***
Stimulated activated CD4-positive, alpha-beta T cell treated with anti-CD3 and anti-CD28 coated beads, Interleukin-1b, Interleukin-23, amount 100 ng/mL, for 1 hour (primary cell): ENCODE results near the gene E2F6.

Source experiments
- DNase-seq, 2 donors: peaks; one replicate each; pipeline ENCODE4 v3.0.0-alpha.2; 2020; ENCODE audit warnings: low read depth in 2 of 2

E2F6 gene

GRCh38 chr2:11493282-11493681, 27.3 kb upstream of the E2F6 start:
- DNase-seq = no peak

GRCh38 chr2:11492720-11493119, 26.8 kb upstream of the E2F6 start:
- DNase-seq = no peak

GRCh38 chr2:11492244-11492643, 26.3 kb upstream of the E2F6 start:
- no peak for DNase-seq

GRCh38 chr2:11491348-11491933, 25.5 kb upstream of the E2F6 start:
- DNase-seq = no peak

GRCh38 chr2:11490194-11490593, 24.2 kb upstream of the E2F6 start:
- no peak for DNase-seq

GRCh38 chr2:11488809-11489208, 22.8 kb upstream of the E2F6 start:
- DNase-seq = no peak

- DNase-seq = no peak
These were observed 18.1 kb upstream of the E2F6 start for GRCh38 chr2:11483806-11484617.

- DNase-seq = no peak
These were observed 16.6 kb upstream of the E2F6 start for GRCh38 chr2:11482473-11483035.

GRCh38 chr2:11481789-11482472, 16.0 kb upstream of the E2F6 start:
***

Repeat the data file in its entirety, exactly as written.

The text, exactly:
Stimulated activated CD4-positive, alpha-beta T cell treated with anti-CD3 and anti-CD28 coated beads, Interleukin-1b, Interleukin-23, amount 100 ng/mL, for 1 hour (primary cell): ENCODE results near the gene E2F6.

Source experiments
- DNase-seq, 2 donors: peaks; one replicate each; pipeline ENCODE4 v3.0.0-alpha.2; 2020; ENCODE audit warnings: low read depth in 2 of 2

E2F6 gene

GRCh38 chr2:11493282-11493681, 27.3 kb upstream of the E2F6 start:
- DNase-seq = no peak

GRCh38 chr2:11492720-11493119, 26.8 kb upstream of the E2F6 start:
- DNase-seq = no peak

GRCh38 chr2:11492244-11492643, 26.3 kb upstream of the E2F6 start:
- no peak for DNase-seq

GRCh38 chr2:11491348-11491933, 25.5 kb upstream of the E2F6 start:
- DNase-seq = no peak

GRCh38 chr2:11490194-11490593, 24.2 kb upstream of the E2F6 start:
- no peak for DNase-seq

GRCh38 chr2:11488809-11489208, 22.8 kb upstream of the E2F6 start:
- DNase-seq = no peak

- DNase-seq = no peak
These were observed 18.1 kb upstream of the E2F6 start for GRCh38 chr2:11483806-11484617.

- DNase-seq = no peak
These were observed 16.6 kb upstream of the E2F6 start for GRCh38 chr2:11482473-11483035.

GRCh38 chr2:11481789-11482472, 16.0 kb upstream of the E2F6 start: